Posted Friday, March 6, 2009, at 10:02 AM
Thanks to the eagle-eyed Center for Genetics and Society , I just learned that the fertility company that was advertising eye-, hair-, and skin-color selection in human embryos (which I've provisionally nicknamed Color ID ) has dropped the plan, at least for now. Here's the full text of the statement released Monday by the Fertility Institutes :
In response to feedback received related to our plans to introduce preimplantation genetic prediction of eye pigmentation, an internal, self regulatory decision has been made to proceed no further with this project. Though well intended, we remain sensitive to public perception and feel that any benefit the diagnostic studies may offer are far outweighed by the apparent negative societal impacts involved. For those patients with albinism or other ocular pigmentation disorders, we continue to offer preimplantation genetic diagnosis in general but will not be investigating the genetics of pigmentation of any body structures.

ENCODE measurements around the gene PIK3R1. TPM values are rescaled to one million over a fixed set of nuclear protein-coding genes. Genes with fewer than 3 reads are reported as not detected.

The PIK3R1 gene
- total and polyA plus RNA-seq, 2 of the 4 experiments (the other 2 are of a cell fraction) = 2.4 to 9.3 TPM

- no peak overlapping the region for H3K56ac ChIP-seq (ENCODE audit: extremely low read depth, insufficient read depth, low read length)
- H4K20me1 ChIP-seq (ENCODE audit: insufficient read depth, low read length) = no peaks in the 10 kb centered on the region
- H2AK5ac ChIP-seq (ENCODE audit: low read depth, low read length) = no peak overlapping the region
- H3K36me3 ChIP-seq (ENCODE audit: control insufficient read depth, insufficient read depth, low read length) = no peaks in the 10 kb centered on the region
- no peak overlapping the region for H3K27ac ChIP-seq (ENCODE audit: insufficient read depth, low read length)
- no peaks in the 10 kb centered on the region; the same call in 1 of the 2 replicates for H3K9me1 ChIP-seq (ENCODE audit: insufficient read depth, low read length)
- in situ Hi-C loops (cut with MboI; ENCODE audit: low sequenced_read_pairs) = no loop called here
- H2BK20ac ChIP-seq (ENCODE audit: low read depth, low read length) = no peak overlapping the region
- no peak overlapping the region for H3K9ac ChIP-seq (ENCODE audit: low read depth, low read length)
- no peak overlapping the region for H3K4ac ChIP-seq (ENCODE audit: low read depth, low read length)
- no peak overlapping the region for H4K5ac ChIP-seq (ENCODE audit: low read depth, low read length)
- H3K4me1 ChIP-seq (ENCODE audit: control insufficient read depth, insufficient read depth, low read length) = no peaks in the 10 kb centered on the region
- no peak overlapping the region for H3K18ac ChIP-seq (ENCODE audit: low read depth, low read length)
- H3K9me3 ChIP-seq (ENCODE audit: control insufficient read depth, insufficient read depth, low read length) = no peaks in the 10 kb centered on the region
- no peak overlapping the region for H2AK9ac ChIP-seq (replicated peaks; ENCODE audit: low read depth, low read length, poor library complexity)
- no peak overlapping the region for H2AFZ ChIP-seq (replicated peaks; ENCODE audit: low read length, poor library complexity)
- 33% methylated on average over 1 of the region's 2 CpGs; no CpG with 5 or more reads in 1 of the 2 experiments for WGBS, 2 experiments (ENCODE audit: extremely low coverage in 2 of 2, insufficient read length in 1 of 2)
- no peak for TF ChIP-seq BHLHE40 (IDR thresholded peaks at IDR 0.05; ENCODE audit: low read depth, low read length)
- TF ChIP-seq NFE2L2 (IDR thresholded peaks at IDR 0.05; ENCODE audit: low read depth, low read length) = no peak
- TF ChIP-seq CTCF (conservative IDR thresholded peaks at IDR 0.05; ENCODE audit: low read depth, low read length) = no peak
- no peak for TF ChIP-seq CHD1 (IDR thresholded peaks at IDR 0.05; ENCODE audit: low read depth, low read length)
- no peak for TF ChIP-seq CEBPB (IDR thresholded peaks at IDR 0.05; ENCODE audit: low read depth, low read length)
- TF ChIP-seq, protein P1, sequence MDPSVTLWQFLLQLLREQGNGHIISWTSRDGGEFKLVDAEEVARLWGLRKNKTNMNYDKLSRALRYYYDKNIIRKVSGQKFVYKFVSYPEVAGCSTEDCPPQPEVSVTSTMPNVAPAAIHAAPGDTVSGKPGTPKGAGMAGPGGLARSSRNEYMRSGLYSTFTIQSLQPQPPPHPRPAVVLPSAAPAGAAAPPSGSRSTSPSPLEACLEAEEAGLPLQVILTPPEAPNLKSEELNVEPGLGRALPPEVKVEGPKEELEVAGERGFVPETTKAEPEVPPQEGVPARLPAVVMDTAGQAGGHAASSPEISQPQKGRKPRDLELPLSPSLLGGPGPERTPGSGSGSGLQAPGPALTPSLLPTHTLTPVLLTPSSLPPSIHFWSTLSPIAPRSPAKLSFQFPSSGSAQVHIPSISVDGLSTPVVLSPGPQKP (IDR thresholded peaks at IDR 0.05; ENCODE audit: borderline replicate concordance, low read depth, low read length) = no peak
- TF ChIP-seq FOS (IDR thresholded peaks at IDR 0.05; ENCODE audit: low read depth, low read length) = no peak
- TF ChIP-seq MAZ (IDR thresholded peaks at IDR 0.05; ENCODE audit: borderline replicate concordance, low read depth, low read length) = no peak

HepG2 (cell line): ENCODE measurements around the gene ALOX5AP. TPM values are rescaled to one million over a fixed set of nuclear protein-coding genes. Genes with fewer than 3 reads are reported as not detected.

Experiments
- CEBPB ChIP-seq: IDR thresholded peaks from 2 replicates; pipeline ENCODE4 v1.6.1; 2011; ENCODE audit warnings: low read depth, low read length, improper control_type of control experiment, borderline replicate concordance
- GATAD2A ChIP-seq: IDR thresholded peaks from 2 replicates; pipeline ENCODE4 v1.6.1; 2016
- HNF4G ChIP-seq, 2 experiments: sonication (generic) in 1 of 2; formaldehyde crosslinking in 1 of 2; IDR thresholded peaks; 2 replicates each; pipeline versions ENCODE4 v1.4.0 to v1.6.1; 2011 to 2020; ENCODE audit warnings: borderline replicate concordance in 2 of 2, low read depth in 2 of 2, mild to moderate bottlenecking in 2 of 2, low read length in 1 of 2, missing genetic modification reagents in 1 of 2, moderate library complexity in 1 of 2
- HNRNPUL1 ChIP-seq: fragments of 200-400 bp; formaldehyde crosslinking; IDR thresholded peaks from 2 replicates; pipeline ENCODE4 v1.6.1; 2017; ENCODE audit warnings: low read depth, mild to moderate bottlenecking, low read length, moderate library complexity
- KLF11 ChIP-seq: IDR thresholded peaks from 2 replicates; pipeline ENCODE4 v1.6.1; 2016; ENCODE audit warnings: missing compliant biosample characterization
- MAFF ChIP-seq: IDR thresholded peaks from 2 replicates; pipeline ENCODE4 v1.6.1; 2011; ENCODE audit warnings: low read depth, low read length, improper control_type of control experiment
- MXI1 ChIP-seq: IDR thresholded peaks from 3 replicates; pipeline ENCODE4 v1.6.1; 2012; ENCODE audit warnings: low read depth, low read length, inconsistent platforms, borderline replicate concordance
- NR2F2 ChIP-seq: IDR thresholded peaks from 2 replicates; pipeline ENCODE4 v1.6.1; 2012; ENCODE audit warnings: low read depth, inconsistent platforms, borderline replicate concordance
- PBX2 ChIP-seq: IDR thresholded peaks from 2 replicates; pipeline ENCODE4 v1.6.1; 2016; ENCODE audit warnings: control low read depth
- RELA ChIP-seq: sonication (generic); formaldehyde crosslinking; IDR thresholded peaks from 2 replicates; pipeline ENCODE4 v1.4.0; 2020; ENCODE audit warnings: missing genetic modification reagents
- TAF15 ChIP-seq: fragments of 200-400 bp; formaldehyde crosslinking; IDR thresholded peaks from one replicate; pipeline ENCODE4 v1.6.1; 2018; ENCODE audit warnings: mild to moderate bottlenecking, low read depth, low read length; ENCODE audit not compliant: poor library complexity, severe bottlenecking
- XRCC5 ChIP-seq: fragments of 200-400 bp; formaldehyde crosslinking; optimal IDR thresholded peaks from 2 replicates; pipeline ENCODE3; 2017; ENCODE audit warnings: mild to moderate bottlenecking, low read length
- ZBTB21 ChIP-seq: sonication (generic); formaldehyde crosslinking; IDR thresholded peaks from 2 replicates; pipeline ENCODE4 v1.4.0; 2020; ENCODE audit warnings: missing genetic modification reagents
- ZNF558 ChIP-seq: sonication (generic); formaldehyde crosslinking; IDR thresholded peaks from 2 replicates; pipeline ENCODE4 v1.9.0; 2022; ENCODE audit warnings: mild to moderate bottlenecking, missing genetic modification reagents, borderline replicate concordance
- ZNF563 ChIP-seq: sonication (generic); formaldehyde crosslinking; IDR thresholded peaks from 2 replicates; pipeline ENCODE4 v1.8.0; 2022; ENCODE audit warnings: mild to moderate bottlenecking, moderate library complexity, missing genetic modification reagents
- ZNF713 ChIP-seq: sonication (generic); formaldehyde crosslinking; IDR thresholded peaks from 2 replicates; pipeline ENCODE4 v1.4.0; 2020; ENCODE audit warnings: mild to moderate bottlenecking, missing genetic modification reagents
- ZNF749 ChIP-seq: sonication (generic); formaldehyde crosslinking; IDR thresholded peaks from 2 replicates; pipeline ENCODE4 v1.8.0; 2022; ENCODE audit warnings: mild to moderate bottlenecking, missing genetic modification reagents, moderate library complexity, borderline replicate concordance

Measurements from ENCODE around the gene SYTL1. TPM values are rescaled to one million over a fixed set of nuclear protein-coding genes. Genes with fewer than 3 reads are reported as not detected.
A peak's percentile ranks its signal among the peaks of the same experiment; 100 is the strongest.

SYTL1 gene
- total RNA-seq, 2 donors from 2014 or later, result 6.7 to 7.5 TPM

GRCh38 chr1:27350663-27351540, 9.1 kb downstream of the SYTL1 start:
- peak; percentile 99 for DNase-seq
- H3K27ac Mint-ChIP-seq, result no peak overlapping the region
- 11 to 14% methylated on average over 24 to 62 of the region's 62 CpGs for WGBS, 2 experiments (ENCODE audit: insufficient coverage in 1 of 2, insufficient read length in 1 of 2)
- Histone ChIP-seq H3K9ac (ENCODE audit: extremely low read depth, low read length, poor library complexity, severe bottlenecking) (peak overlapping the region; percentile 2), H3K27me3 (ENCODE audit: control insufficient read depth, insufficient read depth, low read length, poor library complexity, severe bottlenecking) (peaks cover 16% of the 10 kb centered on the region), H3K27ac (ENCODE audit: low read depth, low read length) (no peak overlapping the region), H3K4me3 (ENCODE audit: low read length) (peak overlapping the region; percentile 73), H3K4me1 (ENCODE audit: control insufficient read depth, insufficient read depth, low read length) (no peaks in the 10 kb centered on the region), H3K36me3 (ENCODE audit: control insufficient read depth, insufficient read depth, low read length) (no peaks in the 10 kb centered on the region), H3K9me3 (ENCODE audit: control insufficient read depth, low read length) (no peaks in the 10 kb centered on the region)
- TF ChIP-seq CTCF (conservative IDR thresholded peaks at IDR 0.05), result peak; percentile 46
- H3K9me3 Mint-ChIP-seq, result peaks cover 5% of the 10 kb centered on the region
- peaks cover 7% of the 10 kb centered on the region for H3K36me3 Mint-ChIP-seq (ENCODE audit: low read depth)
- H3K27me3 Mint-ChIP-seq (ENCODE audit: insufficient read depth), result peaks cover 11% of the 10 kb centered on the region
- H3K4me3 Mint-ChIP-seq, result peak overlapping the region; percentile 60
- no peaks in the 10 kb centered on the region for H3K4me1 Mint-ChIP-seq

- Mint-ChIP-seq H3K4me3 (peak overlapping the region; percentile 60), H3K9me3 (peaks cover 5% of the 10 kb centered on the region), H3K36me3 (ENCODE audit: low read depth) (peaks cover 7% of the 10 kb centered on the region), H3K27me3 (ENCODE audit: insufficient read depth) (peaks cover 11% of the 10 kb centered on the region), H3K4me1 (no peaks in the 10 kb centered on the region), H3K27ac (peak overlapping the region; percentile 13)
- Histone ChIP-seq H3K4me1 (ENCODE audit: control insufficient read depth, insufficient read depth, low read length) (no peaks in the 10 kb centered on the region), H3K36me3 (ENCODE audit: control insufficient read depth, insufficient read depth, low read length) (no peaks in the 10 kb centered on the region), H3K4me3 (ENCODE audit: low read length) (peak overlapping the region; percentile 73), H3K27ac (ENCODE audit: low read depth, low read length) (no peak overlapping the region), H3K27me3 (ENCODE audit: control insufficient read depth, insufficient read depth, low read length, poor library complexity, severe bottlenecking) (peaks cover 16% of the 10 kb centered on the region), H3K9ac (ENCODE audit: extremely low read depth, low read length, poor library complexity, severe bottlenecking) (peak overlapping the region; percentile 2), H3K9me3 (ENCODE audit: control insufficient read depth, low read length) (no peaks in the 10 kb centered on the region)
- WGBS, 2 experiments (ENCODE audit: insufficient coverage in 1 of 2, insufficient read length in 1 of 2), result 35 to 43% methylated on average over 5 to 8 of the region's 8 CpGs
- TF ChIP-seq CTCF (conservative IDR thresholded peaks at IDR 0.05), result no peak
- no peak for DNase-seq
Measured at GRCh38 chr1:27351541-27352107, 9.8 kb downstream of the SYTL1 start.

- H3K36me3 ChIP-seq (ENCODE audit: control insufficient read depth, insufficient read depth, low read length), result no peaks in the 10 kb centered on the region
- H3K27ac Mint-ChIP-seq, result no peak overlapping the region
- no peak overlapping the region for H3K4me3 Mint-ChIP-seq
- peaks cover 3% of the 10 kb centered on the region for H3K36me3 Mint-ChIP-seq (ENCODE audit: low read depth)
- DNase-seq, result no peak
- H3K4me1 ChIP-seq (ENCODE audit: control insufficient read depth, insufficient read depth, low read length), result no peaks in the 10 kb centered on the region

It's not clear how long the company's decision "to proceed no further" will last. The statement is titled "Eye and Hair Color Program Suspension."
CGS calls this a mere " postponement " and urges Congress to step in. "Like the financial industry, the fertility industry has shown that it is incapable of regulating itself," the group argues. The Fertility Institutes' announcement of a "self-regulatory decision" to suspend Color ID seems to have been crafted to head off such regulation.
What's really interesting about the statement is the reference to being "sensitive to public perception." I wonder whether that evolving factor—public opinion about aesthetic embryo selection—will determine when the suspension ends.